Whether it’s an emotional, social, intellectual, or creative mode of intelligence, what makes it adaptive and practical is how it's shaped in moments of reflection. It may be nothing more than a brief mindful pause in the rush of a business day, or it may arise from the incubation effects of a good night’s sleep. But if there is to be anything novel and noticeably better than our prosaic repetition of past practices, some freshness in perspective is needed.
This reflective function can occur within individual minds or within the collective mind of a group. The intelligent actions it primes are a vital role of leadership. It signals confidence and readiness to go where we have not gone before. These qualities of attitude are both cause and effect in adaptive intelligence. They're contagious and release the potential to lead in others. We can observe the catalytic effects of adaptive intelligence in certain paired leadership actions.
But let’s first distinguish the mere doing of activity from the intentional pursuit of ends which we properly call action. Further, let’s note that these intentions are not fully formed at inception. They’re are born as approximations of ends, often accompanied by a fringe of the yet-to-be-determined. Indeed, it’s only in reckoning with that residuum of uncertainty that we learn to act with adaptive intelligence.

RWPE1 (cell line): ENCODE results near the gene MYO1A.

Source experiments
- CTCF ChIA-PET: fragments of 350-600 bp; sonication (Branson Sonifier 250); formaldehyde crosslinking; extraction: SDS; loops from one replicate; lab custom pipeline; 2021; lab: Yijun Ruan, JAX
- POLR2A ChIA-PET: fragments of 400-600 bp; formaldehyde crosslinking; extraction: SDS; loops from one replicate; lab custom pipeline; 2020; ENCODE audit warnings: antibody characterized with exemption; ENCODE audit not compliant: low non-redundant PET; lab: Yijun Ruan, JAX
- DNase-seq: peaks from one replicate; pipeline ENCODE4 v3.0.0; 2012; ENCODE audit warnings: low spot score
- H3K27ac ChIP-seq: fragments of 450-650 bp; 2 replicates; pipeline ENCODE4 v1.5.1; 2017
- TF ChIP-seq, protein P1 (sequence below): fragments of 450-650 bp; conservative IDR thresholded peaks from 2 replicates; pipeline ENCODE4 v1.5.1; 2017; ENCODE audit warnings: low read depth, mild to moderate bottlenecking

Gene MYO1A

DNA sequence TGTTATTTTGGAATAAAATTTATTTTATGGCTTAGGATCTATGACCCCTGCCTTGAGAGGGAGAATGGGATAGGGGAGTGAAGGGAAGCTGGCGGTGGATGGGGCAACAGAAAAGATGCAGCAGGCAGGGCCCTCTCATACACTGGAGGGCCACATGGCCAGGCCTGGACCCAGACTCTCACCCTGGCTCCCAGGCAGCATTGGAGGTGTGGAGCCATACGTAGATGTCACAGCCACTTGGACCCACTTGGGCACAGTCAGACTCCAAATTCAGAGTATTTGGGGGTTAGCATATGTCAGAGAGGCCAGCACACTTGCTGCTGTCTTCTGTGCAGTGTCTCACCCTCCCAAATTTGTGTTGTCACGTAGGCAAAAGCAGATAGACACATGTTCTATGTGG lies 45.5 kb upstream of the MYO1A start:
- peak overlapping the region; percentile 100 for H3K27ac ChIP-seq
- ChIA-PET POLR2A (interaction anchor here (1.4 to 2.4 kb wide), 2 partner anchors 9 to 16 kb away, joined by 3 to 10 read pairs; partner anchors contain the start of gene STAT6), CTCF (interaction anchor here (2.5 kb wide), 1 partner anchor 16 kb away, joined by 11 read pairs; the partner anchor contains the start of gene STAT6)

In each of the following pairings, the first term represents an attitude of reflection. The second term characterizes a forward-looking theme for ongoing action. The role of the leader is to prompt the attitudinal shift which facilitates reflection and adaptive change.
Being Present and Purposive. Relaxing the pull of forward-leaning action, reconsidering the ends we have in mind, and revitalizing purpose.
Being Inclusive and Assertive. Opening to others’ thoughts, feelings, impressions, to notice where they converge and diverge, and resolving what to do through discussion and debate.
Being Attuned and Interactive. Attending, reflecting, and validating what we hear, and adjusting pace, frequency, or quality of interaction to sustain adaptive action.
Being Principled and Pragmatic. Sharing our felt sense of values and evaluation, along the way, and noticing needs to reconcile means and ends to ensure timely action.
Being Authentic and Congruent. Being real, sincere, noticing mismatches or incongruities - verbal/nonverbal, words/tone, assertions/actions - and working through them.
When we ask ourselves as leaders and as teams, “How might these practices of reflective action be relevant and useful for us?”, we can find ways to enhance our intelligent action. It also promotes engagement, especially if we allow time for attitudinal shifts to open doors.